The Rams’ biggest challenge is to stop Brady from imposing his will on them and trying to walk off with his sixth Super Bowl-winning trophy, a task that won’t be easy. McVay talked about that dilemma with reporters.
“Yeah, really similar to (Saints QB) Drew Brees,” said McVay. “You’re talking about guys that have been doing it as consistent as anybody. You just look at the amount of Super Bowl appearances that he’s had. Just the way that he competes is understanding. The way that he plays the quarterback position the right way. When you’re teaching that position or coaching that position, whether it’s Drew or (Patriots QB) Tom (Brady), these are guys that they look – this is what it’s supposed to look like when you’re playing that position at a high level, with the decision making, the timing, the rhythm, the accuracy, the ownership of what they’re trying to get done. I have so much respect for him and he’s an elite competitor that, it’s going to be a great challenge, just like Drew Brees was for us last week.”
The Rams, which has the No. 2 overall defense in the postseason, will be tasked to stop or slow down the Patriots’ No. 1 rated offense in the playoffs. McVay and the Rams can help themselves if they can get Brady and New England off the field after third downs. Thus far, the Rams have allowed their opponents to convert on third down only 29 percent of the time in the playoffs. The Patriots, on the other hand, have made third down conversions 61 percent of the time in the postseason.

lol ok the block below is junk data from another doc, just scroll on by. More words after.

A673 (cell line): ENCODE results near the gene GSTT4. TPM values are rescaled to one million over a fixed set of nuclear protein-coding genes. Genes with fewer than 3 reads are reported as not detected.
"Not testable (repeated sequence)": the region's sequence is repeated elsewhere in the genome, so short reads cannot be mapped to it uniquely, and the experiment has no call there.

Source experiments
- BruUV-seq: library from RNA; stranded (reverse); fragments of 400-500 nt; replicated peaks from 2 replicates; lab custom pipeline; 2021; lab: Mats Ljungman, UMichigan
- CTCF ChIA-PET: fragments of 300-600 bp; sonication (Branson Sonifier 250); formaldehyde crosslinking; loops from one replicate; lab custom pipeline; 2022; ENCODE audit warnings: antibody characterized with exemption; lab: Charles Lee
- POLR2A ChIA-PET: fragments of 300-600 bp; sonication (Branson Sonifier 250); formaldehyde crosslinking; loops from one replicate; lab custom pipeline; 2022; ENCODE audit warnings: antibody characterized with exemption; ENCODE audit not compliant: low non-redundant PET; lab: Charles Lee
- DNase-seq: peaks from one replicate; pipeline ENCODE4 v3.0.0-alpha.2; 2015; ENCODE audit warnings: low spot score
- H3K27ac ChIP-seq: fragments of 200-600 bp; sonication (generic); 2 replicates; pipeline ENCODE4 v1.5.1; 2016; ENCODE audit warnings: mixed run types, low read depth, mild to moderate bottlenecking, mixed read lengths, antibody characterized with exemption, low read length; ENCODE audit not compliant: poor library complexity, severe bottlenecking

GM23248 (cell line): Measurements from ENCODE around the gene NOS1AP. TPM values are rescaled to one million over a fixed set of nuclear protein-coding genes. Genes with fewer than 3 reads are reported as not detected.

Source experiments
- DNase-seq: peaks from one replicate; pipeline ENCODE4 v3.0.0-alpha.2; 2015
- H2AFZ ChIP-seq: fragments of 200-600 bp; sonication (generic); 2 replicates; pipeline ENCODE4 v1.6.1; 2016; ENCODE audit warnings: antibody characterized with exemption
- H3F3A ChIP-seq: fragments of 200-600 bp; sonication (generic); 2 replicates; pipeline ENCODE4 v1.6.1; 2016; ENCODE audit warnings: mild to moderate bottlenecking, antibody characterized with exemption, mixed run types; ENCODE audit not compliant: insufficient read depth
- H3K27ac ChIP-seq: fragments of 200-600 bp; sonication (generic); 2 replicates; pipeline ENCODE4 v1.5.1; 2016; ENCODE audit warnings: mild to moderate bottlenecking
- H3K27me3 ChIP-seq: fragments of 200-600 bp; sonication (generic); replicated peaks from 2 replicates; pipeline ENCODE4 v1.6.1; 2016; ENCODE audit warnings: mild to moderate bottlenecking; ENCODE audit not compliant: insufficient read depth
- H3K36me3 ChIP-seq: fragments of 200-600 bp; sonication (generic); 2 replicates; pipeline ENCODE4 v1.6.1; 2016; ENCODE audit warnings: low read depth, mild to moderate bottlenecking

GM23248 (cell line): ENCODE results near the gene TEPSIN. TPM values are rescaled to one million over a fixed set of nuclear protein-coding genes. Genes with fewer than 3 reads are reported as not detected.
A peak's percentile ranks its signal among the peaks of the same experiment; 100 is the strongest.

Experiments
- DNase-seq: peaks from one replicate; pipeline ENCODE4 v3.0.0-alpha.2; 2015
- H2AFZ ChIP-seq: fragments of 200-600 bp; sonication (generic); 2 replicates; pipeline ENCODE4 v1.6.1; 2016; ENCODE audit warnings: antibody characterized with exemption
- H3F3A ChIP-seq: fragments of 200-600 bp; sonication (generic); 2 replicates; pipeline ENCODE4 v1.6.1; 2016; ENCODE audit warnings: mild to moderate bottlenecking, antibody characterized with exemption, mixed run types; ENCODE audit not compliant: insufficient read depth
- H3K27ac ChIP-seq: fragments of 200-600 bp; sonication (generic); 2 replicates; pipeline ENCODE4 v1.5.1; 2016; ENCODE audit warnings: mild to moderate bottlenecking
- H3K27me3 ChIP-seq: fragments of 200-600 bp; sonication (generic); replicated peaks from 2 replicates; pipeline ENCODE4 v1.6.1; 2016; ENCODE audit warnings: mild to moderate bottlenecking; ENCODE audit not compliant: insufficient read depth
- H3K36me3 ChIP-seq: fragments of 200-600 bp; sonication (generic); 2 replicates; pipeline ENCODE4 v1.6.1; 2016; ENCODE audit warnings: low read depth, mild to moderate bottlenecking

This is where the Rams may have the advantage with their stellar defensive line. McVay likes the way his defensive front has been playing in the postseason.
“I just think they play consistent,” McVay said. “I think they hit blocks the right way. I think when you start inside out, (DT) Ndamukong Suh and (DT) Aaron (Donald) and (DL Michael) Brockers have been outstanding. I think (OLB) Samson (Ebukam) and (OLB) Dante (Fowler Jr.) have both brought a physical presence to our edges. I just think then, that enables the secondary and some of our guys in the back end, to be able to be a little bit freer. But, I think the way that they’re disrupting things – they’re getting people off combination blocks. You can see, when you get disconnected on different levels up front, whether you’re in protection or in some of these zone schemes, it makes it really tough to run the football and obviously, to protect if they’re getting push in the pocket. I think Ndamukong Suh stacked another great performance on another one. Aaron made big-time plays. Michael Brockers – I thought the tip pass that he had in the overtime period was a really big play for us. Then, Dante being able to force that ball that gets tipped. Samson’s flying around. So, it’s a credit to those guys and I think (Defensive Coordinator) Wade (Phillips) and our defensive coaches have done an excellent job putting them in good spots.”
Dennis is the editor and publisher of News4usonline. Dennis has written about social justice, civil rights, education, politics, and crime. He covers the NFL, NBA, MLB, as well as other sports. Dennis earned a journalism degree with a minor in criminal justice from Howard University. The real HU!! “I’m just a guy who enjoys being a storyteller.”